When you get right down to it, all iDVD really does is add window dressing—menus, buttons, and so on—to movies, music, and photos created in other programs.
Take movies, for example. You already know that you can transfer an iMovie project into iDVD by sharing your iMovie (that’s what Chapter 15’s all about). But that’s just the beginning of the ways you can add movies to your iDVD projects. You can also:
Use the File → Import command.
Drag movies into the iDVD window from the desktop.
Choose movies from the Media palette.
Drag clips or entire movies directly in from iMovie—a new feature in iLife ’06.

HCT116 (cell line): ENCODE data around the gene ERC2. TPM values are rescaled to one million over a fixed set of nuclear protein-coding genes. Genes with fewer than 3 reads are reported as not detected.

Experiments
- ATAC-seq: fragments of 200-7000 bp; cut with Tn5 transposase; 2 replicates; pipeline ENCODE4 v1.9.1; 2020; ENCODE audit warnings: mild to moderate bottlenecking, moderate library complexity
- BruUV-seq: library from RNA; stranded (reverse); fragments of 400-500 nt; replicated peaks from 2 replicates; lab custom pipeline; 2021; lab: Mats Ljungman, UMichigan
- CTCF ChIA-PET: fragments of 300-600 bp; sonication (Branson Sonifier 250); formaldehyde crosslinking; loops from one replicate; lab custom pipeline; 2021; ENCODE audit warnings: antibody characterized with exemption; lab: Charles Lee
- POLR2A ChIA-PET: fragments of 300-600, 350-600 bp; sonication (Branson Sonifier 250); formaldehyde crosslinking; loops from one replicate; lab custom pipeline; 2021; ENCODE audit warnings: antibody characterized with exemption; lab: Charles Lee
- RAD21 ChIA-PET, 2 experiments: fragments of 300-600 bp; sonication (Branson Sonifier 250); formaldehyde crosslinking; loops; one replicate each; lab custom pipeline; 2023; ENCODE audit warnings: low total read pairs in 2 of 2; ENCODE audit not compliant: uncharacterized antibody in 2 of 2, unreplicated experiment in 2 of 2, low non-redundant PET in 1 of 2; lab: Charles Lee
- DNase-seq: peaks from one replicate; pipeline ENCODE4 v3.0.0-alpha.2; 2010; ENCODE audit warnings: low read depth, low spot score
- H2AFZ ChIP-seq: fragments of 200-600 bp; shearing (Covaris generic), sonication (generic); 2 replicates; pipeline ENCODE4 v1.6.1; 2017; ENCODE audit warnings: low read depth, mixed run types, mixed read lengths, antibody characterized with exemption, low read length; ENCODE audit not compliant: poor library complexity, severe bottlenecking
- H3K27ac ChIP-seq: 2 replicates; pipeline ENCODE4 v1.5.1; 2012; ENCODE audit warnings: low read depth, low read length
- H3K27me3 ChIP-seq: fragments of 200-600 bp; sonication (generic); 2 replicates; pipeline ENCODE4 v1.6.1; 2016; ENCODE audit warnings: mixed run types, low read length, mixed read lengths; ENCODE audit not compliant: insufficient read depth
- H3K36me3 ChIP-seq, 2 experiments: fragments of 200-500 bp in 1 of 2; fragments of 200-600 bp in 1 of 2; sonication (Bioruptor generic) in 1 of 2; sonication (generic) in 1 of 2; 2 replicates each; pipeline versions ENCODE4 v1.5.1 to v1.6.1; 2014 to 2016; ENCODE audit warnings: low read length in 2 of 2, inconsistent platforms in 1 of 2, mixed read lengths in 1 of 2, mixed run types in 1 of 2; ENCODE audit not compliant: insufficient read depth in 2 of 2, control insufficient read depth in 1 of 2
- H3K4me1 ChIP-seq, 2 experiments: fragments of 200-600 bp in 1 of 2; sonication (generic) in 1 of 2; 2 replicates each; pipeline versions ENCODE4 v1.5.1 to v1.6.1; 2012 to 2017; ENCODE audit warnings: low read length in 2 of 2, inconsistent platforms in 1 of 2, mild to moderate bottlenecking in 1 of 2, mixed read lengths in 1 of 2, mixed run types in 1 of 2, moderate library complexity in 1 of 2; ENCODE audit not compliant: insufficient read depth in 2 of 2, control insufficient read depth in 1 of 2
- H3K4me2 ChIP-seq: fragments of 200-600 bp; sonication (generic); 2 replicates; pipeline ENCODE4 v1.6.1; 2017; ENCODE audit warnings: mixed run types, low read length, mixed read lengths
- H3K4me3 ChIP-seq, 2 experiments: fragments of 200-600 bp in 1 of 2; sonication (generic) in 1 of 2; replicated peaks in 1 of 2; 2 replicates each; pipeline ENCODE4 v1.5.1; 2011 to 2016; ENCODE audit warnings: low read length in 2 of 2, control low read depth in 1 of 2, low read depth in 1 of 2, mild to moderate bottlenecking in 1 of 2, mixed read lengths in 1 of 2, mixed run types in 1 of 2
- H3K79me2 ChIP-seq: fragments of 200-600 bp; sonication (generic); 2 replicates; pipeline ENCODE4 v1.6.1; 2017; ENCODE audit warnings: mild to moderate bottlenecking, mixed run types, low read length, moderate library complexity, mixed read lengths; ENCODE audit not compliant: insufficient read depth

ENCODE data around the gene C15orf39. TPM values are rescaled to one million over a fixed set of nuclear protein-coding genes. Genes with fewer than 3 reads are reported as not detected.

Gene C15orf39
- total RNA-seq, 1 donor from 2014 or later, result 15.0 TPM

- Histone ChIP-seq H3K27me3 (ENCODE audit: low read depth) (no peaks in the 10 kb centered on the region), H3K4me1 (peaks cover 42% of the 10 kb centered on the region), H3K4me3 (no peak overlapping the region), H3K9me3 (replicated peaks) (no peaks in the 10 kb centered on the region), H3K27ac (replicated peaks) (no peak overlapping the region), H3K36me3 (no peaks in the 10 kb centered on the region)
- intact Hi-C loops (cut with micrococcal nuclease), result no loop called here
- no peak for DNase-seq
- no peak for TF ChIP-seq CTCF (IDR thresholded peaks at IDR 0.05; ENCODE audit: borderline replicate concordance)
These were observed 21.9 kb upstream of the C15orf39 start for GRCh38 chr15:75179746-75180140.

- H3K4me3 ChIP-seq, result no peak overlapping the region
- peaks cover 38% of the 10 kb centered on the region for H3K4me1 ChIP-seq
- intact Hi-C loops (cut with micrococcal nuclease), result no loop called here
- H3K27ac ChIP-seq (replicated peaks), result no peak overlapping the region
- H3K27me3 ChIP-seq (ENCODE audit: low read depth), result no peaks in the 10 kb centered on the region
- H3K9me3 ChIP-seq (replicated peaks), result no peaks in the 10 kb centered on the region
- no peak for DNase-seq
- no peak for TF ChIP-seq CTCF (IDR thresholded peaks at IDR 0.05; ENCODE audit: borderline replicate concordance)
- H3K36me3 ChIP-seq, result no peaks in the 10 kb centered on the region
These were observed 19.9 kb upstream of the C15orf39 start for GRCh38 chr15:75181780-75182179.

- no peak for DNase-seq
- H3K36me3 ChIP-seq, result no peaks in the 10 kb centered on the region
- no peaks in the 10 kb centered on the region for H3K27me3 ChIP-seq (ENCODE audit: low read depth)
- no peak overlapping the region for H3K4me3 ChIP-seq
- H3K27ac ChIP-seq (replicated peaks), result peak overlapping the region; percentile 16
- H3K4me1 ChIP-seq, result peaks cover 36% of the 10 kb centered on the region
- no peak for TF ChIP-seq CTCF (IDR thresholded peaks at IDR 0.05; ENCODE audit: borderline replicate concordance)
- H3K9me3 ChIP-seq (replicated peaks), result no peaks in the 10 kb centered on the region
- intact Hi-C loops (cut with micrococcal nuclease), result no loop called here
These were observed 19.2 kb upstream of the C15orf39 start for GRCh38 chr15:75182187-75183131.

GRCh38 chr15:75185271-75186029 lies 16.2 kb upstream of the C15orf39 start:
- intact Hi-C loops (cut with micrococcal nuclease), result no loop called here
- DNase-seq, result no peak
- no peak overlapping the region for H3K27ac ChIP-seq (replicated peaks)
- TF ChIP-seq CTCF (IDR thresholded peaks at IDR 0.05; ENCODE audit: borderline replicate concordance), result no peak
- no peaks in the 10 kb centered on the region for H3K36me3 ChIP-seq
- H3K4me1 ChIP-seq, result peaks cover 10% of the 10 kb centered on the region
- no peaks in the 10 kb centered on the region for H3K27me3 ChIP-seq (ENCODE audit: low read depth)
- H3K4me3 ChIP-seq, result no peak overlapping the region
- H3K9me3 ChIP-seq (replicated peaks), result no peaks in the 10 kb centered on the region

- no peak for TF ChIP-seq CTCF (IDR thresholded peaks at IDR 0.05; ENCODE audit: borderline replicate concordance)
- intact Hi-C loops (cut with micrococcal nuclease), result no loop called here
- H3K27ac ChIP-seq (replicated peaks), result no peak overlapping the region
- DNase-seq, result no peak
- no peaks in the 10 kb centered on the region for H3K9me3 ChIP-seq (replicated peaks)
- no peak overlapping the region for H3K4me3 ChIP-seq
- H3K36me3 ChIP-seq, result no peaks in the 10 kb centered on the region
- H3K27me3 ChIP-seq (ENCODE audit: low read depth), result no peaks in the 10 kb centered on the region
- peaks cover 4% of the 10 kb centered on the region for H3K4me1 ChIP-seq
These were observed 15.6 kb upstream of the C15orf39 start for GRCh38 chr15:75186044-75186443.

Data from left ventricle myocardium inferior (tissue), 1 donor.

The following pages take you through these additional methods.
iDVD’s File → Import command lets you install video, audio, pictures, and background movies onto whatever menu screen you’re editing; see Figure 16-3.
Figure 16-3. When you choose File → Import → Video, the Open File dialog box appears, so that you can navigate to a movie and select it. (You can’t select more than one movie to import at a time.) When you click Open, iDVD loads the movie and adds it to the current menu screen.
Another great way to install a movie into an iDVD menu screen is to drag it there, either right off the desktop or from an open folder window. Figure 16-4 tells all.
Dragging files in from the Finder is great, but it assumes that you know where ...